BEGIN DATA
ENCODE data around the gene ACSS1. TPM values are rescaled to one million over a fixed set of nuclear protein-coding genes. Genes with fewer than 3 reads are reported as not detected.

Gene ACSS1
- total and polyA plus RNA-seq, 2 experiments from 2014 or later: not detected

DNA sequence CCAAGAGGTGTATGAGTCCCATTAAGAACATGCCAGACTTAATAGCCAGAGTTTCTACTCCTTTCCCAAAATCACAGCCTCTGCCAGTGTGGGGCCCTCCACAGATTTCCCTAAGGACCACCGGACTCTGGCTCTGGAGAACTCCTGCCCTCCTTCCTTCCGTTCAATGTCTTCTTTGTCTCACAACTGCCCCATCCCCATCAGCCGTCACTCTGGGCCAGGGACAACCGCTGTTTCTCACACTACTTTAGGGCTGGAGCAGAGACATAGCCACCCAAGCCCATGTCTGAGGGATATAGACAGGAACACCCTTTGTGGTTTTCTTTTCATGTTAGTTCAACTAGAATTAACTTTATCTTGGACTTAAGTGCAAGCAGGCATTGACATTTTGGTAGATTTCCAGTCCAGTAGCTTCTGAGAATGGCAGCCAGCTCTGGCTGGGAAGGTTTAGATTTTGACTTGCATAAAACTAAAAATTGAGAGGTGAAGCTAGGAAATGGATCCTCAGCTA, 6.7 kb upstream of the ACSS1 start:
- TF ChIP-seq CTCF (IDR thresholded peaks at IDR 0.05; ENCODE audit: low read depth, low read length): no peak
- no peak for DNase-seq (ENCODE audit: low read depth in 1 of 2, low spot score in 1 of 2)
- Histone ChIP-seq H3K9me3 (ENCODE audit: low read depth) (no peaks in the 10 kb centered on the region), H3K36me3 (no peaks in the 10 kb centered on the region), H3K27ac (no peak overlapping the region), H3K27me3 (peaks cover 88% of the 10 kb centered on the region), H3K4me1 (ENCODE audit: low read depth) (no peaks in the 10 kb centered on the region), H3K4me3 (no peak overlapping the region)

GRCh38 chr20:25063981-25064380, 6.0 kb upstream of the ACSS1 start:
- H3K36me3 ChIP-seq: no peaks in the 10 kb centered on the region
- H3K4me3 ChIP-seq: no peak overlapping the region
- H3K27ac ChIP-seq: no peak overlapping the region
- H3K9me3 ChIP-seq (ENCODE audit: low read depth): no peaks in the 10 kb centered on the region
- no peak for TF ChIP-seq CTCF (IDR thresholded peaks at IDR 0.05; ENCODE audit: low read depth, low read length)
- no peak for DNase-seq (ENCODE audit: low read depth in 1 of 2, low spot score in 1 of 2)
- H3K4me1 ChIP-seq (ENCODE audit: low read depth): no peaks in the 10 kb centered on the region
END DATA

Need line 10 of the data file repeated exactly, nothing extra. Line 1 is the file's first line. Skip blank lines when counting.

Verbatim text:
- H3K4me3 ChIP-seq: no peak overlapping the region